AS  Vol.5 No.12 , October 2014
Effect of Curing Treatments on Seven Key Farmers’ Yams (Dioscorea spp.) in Ghana
ABSTRACT
Curing of freshly harvested yams (Dioscorea spp.) is a process for wounded yams during harvest to heal. In this work the effectiveness of straw, polypropylene and jute sack on curing of seven key farmers’ yam varieties over a duration of 7, 14 and 21 days was studied. Seven key farmers’ yam varieties identified as Pona, Lariboko, Dente, Mutwumudoo, Serwah belonging to D. rotundata, Matches and Akaba belonging to D. alata were studied under different curing treatments. The percentage weight loss of yam tubers varied among the treatments over curing period. Curing under jute sack showed all yam varieties had weight losses less than 2.0%, within 7 days of curing. Five different varieties had weight loss less than 2.0% except Dente under the straw treatment. Mutwumudoo variety showed the highest water loss (8.4%) for polypropylene sheet and 6.9% for Lariboko in the control treatment. During 7 days curing the control and polypropylene treatment did not support yam curing. After 14 days of curing of tubers, similar tends were observed as in 7 days curing. After 14 days of curing under jute sack, percentage weight loss of the tubers ranges from 2.0% - 3.7%. In the straw treatment, the percentage weight loss ranges between 1.0% - 4.7% in all other varieties except Dente (D. rotundata) (8.2%). Polypropylene sheet treatment showed the highest percentage weight loss in Mutwumudoo variety (18.4%). A similar trend was observed for the yam tubers cured for 21days as percentage weight loss of tubers under jute sacks was 2.5 – 9.8%. Curing temperature and humidity ranged between 27&degC - 40&degC and 87% - 100% rh for yam tubers under the three different treatments of polypropylene, jute and straw. However, the control treatment recorded lower humidity of 60% - 80% rh. Curing material, duration, climatic conditions and yam varieties influenced curing and Serwah variety, which is a D. rotundata is the best bet yam variety to cure under jute sack for 7, 14 and 21 days of curing.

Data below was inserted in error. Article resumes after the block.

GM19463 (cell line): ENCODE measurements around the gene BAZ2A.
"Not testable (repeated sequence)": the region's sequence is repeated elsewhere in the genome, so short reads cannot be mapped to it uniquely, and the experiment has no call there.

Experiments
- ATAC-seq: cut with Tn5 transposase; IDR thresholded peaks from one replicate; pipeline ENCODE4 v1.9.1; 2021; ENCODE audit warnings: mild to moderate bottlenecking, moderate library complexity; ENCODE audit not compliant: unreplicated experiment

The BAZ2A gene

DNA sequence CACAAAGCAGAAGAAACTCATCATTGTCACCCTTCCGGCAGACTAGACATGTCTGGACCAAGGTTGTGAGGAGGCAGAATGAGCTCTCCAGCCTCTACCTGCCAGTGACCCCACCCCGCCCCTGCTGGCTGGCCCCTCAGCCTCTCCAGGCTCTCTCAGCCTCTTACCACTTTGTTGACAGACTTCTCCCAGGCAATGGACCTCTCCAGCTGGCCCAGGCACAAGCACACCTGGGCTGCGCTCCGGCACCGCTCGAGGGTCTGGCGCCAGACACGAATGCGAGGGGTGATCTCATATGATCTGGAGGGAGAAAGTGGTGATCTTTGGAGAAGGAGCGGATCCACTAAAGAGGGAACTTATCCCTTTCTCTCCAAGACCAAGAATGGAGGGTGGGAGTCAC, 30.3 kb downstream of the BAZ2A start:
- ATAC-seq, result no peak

Cite this paper
Tortoe, C. , Dowuona, S. , Dziedzoave, N. and Rees, D. (2014) Effect of Curing Treatments on Seven Key Farmers’ Yams (Dioscorea spp.) in Ghana. Agricultural Sciences, 5, 1119-1128. doi: 10.4236/as.2014.512122.
References
[1]   Akanbi, C.T., Gureje, P.O. and Adeyemi, I.A. (1996) Effect of Heat-Moisture Pre-Treatment on Physical Characteristics of Dehydrated Yam. Journal of Food Engineering, 28, 45-48.
http://dx.doi.org/10.1016/0260-8774(95)00027-5

[2]   Ng, N.Q. and Ng, S.Y.C. (1994) Approaches for Yam Germplasm Conservation. Proceeding of the 5th Triennial Symposium of the International Society for Tropical Root Crops-Africa, Kampala, 22-24 November 1992, 135-140.

[3]   Akissoe, N., Hounhonigan, J., Mestres, C. and Nago, M. (2003) How Blanching and Drying Affect the Colour and Functional Characteristics of Yam (Dioscorea cayenensis-rotundata) Flour. Food Chemistry, 82, 257-264.
http://dx.doi.org/10.1016/S0308-8146(02)00546-0

[4]   Ene, L.S.O. and Okoli, O.O. (1985) Yam Improvement: Genetic Considerations and Problems. In: Osuji, G.O., Ed., Advances in Yam Research, Anambra State University of Technology, Enugu, 343-360.

[5]   Food and Agriculture Organization (FAO) (1985) Production Year Book 38. FAO, Rome, Italy.

[6]   Food and Agriculture Organization (1987) Dossier. Root and Tubers, Their Role in Food Security. The Courier No. 101. FAO, Rome, 62-65.

[7]   Green, K.R. and Simons, S.A. (1994) “Dead Skin” on Yams Dioscorea alata Caused by Colletotrichum gloeosporioides. Plant Pathology, 43, 1062-1065.